3 Unstoppable Nasdaq 100 Stocks Just Waiting to Be Bought

Stocks to buy

A remarkable 30-year bull run for the Nasdaq 100 saw it gain nearly 4,000% by 2020.

But, the party came to a screeching halt when the pandemic hit. Within a matter of weeks the tech-heavy index lost a third of its value and plunged deep into a bear market. Yet just as quickly, it made a U-turn and more than doubled again over the next 18 months.

While that roller coaster ride was intense, it’s been a bit rocky since, and the Nasdaq 100 still hasn’t regained those former highs. It is within striking distance, though, sitting just 7% below its former peak. For investors with a long-term mindset, this means bargains still abound.

What follows are three unstoppable Nasdaq stocks to buy right now.

DexCom (DXCM)

Dexcom (DXCM) logo on an app store page on a mobile phone

Source: FOOTAGE VECTOR PHOTO / Shutterstock.com

Medical device manufacturer DexCom (NASDAQ:DXCM) specializes in continuous glucose monitors (CGM) used by diabetics and is the second largest player behind Abbott Labs (NYSE:ABT). In the market for Type 1 diabetes, though, DexCom is the leader by a better than 2-to-1 margin.

According to a UBS (NYSE:UBS) analysis, 83% of people with Type 1 diabetes will use a CGM, suggesting DexCom’s lead will continue to grow. However, Type 2 diabetes could be the place of growth for the medical device specialist’s future.

UBS expects just 30% of Type 2 diabetics will use a CGM at the start of the next decade. But the number of people taking basal insulin, the slow-release type that regulates blood sugar throughout the day, is expected to grow to 50% of the diabetic population. Further, 21 million Type 2 diabetics don’t take insulin at all. Analysts see that as the biggest opportunity for CGM sales. And once DexCom taps the international market, it will realize additional continued market share increases.

The medical device company raised full-year revenue forecasts from a range of 17% to 21% growth to one of 20% to 22% growth. That is largely the due to sales outside of the U.S.

Even so, the market slashed DexCom’s stock by a third. Two analysts also recently cut their price targets, though they left their buy recommendations intact. DexCom’s stock is not cheap on a price-to-earnings, price-to-sales, or free cash flow basis, but the long and broad runway of opportunity it faces makes it worth the premium.

Palo Alto Networks (PANW)

Palo Alto Networks (PANW) logo on corporate building

Source: Sundry Photography / Shutterstock.com

Premiere cybersecurity company Palo Alto Networks (NASDAQ:PANW) is enjoying significant growth in recent years. Cybersecurity is an essential component of doing business these days, thanks to the growing number of threats to privacy.

The Identity Theft Research Center says data breaches are on a record-breaking run this year. There were 951 incidents of compromised data in Q2 and over 1,390 events in the first six months of 2023.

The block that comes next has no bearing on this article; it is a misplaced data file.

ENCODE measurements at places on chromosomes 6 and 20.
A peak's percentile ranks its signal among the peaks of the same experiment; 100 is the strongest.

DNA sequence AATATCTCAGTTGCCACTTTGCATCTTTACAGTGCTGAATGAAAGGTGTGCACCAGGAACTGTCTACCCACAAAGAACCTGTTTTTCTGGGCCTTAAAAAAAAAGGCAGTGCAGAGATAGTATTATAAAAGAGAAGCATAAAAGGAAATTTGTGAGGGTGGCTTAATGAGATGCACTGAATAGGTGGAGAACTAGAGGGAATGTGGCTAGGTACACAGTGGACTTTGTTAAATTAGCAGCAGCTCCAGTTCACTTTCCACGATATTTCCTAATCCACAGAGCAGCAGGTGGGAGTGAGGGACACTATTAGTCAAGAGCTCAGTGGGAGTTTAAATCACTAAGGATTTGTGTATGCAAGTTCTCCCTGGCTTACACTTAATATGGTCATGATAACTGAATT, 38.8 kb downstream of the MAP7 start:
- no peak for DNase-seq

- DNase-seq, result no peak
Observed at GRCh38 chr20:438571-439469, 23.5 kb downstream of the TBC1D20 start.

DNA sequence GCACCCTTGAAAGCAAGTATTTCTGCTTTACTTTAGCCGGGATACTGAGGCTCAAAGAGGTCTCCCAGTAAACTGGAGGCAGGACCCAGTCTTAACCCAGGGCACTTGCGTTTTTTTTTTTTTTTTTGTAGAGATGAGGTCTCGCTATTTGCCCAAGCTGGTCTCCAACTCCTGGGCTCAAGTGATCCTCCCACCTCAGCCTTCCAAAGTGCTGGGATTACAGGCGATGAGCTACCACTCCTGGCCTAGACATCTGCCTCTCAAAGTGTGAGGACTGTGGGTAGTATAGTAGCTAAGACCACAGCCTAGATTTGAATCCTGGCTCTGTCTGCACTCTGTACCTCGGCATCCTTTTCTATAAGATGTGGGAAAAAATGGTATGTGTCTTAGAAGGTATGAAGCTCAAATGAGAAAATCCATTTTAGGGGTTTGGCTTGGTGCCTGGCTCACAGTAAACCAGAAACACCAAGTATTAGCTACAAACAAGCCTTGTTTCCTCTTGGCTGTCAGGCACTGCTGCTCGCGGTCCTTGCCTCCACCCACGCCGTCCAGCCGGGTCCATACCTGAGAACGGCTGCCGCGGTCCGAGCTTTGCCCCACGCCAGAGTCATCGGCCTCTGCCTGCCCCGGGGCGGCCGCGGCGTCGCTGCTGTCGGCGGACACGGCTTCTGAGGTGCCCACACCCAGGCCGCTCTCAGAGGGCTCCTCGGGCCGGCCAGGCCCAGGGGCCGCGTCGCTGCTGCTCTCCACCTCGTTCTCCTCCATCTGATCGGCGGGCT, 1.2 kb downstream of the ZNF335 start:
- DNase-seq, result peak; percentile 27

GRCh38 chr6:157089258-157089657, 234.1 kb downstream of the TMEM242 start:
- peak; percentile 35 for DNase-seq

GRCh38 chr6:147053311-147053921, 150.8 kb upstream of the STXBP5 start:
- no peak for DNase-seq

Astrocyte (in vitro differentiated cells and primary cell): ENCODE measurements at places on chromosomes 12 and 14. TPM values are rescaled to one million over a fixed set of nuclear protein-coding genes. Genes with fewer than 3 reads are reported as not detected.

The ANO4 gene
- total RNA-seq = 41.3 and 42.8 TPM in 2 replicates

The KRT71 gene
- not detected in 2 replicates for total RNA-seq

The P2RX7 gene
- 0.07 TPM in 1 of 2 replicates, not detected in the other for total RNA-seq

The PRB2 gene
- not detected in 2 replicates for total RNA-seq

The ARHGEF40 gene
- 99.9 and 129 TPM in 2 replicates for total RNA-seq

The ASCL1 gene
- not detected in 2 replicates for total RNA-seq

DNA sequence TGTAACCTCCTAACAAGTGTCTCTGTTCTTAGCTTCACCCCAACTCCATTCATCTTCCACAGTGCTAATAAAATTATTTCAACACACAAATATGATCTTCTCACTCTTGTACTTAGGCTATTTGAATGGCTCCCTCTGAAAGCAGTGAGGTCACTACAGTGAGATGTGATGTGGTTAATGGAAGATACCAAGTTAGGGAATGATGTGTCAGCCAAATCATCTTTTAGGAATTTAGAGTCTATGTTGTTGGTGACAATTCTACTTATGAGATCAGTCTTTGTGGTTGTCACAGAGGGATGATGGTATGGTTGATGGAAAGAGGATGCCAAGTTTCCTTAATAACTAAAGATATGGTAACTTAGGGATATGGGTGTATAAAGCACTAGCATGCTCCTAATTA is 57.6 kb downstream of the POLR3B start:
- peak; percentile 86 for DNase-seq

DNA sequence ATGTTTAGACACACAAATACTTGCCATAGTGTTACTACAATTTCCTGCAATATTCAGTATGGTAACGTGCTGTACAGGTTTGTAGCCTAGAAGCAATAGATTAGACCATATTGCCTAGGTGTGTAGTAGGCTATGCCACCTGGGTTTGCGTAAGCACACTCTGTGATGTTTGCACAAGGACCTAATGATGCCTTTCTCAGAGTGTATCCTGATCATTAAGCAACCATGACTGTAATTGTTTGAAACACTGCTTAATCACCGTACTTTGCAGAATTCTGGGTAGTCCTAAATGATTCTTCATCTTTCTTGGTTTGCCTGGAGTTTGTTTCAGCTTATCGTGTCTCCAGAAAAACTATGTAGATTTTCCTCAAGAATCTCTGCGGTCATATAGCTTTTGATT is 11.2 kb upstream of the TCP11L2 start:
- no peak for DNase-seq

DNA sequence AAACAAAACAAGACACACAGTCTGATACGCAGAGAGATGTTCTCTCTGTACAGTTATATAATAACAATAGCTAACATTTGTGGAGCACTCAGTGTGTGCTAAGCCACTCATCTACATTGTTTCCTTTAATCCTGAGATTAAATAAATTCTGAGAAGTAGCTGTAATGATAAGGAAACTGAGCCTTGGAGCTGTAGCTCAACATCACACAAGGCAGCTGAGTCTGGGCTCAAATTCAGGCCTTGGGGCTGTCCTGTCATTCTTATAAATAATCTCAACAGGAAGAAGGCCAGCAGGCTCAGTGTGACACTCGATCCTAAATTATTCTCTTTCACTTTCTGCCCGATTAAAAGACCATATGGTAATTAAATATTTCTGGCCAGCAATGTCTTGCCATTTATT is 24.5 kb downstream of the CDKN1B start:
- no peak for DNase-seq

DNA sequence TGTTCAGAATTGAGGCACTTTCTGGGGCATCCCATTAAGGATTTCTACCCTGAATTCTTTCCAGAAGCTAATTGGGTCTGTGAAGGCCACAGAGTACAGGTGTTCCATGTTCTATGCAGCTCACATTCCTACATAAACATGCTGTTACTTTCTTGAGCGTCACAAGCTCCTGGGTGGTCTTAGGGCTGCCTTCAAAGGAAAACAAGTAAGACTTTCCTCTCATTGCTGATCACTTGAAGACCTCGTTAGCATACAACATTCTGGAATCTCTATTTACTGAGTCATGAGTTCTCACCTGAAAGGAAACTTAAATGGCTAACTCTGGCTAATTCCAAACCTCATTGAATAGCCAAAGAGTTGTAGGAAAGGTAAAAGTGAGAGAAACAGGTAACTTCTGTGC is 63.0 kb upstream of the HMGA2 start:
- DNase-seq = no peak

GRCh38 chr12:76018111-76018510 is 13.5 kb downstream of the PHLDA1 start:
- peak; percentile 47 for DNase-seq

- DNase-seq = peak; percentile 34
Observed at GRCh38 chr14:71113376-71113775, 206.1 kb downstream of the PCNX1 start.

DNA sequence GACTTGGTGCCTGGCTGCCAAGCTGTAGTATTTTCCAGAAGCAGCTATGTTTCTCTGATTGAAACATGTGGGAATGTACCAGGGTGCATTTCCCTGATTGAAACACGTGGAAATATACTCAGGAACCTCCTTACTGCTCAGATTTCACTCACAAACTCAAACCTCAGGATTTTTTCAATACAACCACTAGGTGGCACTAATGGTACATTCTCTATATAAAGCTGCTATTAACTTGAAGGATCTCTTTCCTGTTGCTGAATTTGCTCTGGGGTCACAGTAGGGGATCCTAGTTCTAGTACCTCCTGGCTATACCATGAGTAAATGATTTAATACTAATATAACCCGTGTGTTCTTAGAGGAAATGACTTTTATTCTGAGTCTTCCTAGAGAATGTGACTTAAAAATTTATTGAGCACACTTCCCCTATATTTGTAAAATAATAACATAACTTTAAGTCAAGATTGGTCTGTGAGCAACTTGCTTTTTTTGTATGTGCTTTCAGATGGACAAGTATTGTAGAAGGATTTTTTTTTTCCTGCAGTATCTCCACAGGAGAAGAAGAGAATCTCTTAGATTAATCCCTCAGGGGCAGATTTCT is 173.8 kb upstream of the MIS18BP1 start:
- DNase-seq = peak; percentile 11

That’s driving their billings higher, which saw a 23% increase in fiscal 2023. Equally important, the cybersecurity expert is able to dramatically increase its production of free cash flow. FCF this year was more than $2.6 billion, a 47% increase over 2022 and nearly double from the year prior.

Palo Alto Networks just split its stock 3-for-1 on Sept. 14 indicating a very bullish sentiment by management. Although shares are up 72% year to date (YTD), this industry’s fast-growing business has no ceiling.

Sirius XM Holdings (SIRI)

The Sirius XM (SIRI) mobile app logo on a smartphone screen.

Source: Shutterstock

A decade or so ago Sirius XM Holdings (NASDAQ:SIRI) wasn’t that good of an investment. However, the business has improved.

Sirius investors only gained a 19% total return over the past ten years. The S&P 500 tripled in value in that time frame while the Nasdaq 100 grew five-fold.

So why buy Sirius now? Shares are down 30% YTD on fears of ad revenue drying up and a recession taking a toll on new vehicle sales.

First, the auto industry is coming out of its slump. New car sales surged 15% higher in August year over year (YOY), which should increase new subscription sales where actually makes most of its money. Q2 revenue was $2.25 billion with subscriptions accounting for $1.73 billion worth. Most of Sirius’ ad revenue came from the music streaming service Pandora that it acquired four years ago.

Also, SIRI still produces a lot of cash. Management forecasts it will end the year with $1.2 billion of free cash flow.

The stock trades at just 12 times next year’s earnings estimates, less than twice its sales, and a deeply discounted 12 times FCF. Yet over the past decade, it solidified its finances and now offers an attractive valuation.

On the date of publication, Rich Duprey did not hold (either directly or indirectly) any positions in the securities mentioned in this article. The opinions expressed in this article are those of the writer, subject to the InvestorPlace.com Publishing Guidelines.

Rich Duprey has written about stocks and investing for the past 20 years. His articles have appeared on Nasdaq.com, The Motley Fool, and Yahoo! Finance, and he has been referenced by U.S. and international publications, including MarketWatch, Financial Times, Forbes, Fast Company, USA Today, Milwaukee Journal Sentinel, Cheddar News, The Boston Globe, L’Express, and numerous other news outlets.

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